My son just turned 6 and is obsessed with all things Space and Astronomy. It was only natural that he’d have a space-themed birthday party. (He did want a map-themed party, but my husband managed to talk him out of that!)
Today, I’m sharing the activities and games for the birthday party.
Make a Solar System Craft
We started the party with a simple craft to keep the kids occupied while everyone arrived. I put out black cardstock, glitter-glue pens, metallic pens and stickers of the planets. I cut the sticker sheets into individual or small groups of planets so there wouldn’t be fights over the sticker sheets. I didn’t have quite enough for one whole sheet for everyone.
My artist brother-in-law then suggested we get some white paint and flick that on to the paper to create stars. He supervised that to make sure the kids didn’t get covered in paint.
The solar systems were then stuck up on the wall to dry, and made a decoration for the party. The kids then took them home at the end of the party.
Toss the Meteorite into the Planet
When all the kids had arrived, the first game was Toss the Meteorite Into the Planet. I set out a range of buckets and hats into a solar system, labelling each one with a planet and number, based on its position from the sun. I also stuck a yellow sun on the ground for the kids to stand on.
Pieces of aluminium foil were scrunched up for the meteorites (bean bags would have worked well too!). Each child was given 4 meteorites. Standing on the sun, they had to throw their meteorites into a planet bucket. Points were allocated base on position from the sun. For example, Mercury was 1 point, Earth was 3 points, right out to Neptune, which was 8 points.
We added an extra rule that you could only land a meteorite in each planet once. The kids had fun throwing their meteorites, although it was harder to land them in the planets than I expected.
Pin the Earth On The Solar System
The next game was Pin the Earth On the Solar System. Every game needs a version of Pin the Tail on the Donkey. I printed out the planets (download the free printable here). I place the planets on a a large sheet of black cardstock, and sketched in the orbits with a white pencil, and then glued the sun and all the planets except Earth on. I sketched out where Earth should go in white pencil (to avoid arguments!)
I wrote each kid’s name on the planet ahead of time, and stuck a piece of Blu-tak on the the back.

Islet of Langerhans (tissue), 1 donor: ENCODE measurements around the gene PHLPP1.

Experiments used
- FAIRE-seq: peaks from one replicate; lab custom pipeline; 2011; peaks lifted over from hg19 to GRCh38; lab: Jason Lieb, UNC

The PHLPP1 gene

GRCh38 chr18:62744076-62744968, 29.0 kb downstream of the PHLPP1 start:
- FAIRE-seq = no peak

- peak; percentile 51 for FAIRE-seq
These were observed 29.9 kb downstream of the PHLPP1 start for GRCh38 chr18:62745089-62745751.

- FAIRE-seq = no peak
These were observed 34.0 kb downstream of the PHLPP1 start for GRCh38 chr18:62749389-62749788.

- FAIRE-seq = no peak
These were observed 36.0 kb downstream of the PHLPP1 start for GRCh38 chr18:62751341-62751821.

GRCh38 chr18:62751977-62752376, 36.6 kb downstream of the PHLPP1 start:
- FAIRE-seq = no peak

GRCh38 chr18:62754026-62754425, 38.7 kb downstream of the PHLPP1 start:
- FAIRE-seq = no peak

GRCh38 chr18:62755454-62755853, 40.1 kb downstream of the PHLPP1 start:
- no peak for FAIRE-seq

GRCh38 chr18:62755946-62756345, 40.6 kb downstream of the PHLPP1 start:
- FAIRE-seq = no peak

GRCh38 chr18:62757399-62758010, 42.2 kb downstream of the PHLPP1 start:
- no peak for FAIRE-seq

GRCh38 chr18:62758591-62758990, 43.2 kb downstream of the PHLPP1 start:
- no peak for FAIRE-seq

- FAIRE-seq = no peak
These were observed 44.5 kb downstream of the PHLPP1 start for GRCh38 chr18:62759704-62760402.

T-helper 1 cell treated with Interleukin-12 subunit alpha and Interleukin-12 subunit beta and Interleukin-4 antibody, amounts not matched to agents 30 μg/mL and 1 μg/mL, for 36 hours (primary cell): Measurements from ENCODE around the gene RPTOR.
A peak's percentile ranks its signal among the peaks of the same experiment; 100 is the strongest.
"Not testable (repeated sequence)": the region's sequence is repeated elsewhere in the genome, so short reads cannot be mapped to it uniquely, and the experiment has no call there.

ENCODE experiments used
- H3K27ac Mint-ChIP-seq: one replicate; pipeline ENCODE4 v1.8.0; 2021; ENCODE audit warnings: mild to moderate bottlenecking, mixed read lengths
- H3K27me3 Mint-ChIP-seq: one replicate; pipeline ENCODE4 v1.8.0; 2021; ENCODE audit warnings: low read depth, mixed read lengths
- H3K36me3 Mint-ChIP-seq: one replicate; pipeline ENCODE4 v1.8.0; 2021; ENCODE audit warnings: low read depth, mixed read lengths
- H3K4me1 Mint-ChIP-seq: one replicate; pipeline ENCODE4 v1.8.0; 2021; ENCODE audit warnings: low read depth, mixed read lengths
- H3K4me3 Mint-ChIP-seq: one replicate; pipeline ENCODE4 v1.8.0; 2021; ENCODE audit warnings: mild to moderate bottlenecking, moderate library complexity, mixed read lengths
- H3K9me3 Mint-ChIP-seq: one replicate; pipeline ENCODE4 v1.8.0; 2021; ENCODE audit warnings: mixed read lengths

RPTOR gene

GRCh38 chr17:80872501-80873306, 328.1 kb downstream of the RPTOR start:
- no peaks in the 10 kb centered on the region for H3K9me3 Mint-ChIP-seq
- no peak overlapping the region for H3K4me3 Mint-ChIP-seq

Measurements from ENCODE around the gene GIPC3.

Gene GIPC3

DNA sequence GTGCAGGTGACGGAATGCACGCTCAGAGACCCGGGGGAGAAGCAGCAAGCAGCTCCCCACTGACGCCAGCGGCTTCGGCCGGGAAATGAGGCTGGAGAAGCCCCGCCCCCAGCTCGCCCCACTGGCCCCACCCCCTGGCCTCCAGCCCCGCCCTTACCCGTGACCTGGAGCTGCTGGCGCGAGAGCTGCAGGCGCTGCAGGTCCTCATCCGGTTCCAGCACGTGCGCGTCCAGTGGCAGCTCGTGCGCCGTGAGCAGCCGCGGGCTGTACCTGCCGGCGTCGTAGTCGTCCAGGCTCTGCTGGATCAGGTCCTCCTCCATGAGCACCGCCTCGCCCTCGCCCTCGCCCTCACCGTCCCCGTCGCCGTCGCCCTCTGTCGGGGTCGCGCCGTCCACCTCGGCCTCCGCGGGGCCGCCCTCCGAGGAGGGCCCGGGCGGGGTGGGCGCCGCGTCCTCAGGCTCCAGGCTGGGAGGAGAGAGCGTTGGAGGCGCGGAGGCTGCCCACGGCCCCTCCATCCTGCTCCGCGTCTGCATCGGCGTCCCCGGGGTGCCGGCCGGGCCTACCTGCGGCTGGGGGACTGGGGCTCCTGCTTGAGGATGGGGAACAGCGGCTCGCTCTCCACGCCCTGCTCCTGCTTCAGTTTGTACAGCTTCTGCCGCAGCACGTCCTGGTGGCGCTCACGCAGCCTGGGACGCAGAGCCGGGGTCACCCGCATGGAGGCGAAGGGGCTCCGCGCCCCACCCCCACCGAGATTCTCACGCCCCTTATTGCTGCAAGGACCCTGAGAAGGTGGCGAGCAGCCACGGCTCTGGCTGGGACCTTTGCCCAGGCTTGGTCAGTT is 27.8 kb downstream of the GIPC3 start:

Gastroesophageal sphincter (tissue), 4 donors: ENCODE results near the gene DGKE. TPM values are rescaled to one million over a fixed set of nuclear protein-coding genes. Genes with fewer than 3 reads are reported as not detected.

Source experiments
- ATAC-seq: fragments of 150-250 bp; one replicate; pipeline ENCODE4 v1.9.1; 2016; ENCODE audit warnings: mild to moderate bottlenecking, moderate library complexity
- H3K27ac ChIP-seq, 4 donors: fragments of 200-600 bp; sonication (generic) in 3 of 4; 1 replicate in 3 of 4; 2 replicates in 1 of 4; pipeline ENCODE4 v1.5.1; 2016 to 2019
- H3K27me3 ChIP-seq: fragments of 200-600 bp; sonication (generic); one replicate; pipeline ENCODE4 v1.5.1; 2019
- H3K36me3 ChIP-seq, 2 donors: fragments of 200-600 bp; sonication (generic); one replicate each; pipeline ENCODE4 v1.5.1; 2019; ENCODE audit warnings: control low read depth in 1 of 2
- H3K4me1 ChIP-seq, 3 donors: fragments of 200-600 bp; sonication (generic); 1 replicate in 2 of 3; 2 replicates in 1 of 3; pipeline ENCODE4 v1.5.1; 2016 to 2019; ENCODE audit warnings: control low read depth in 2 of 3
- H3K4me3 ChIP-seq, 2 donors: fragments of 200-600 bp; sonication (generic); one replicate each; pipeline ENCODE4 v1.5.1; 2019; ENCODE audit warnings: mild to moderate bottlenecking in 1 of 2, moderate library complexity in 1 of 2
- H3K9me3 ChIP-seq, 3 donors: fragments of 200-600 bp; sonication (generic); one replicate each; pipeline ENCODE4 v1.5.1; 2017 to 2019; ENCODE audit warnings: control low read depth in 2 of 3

We used airplane eye patches to cover the kids eyes, and did the standard spin three times, and go.
There’s always one kid that gets in spot on – it always makes me suspicious that my eye covering hasn’t worked that well! Any tips?
Moon Rocks Treasure Hunt
A treasure hunt is another simple activity for birthday parties. To get it into the space theme, I put small Milky Way and Mars Bars (of course!) inside plastic Easter eggs (because I always have random craft supplies, but they weren’t really necessary), and then covered them in scrunched up aluminium foil.
My husband hid them around the garden, and the kids had to find them. There was enough for one each, so when the kids found theirs, they helped the other kids.
A couple of kids worked out there was something inside the moon rocks. Then I had other kids come up and say they wanted on with an egg. I had to tell them to unwrap theirs. It made me giggle! The chocolate was a bit melted in the summer sun, but that didn’t stop the kids devouring them!
One game I had planned, but we never actually played was Musical Planets – a space-themed version of musical chairs. I was going to print out planets and place them on the ground. When the music stops, the kids have to stand on a planet. Each round, one planet is taken away and the kid who doesn’t have a planet to stand on is out.
Asteroid Water Balloons
Since my son’s birthday is in the middle of summer, it’s almost guaranteed to be a hot day. I think I’ve started a tradition of ending his party with water balloons (until he’s old enough to have pool parties – I’m not dealing with that yet!).
I filled up a big stack of water balloons and placed them in too buckets. We split the kids into two teams, standing a couple of metres apart (so no one would get hit too hard!). The kids then just pelted each other until the balloons ran out (and they get through a huge stack fast!).
I had an idea to make the water balloons a “Run through the Asteroid Belt” game, with each kid taking a turn running through while the others threw water balloons, but it seemed more fun as a free for all. If it’s not hot, you could play the game with balls – a space version of dodge ball.
So that was the planned activities for the party. The kids had time to run around and make up their own games too. The time flew, and the kids looked like they had a lot of fun.
Next up, Space-Themed Party Food…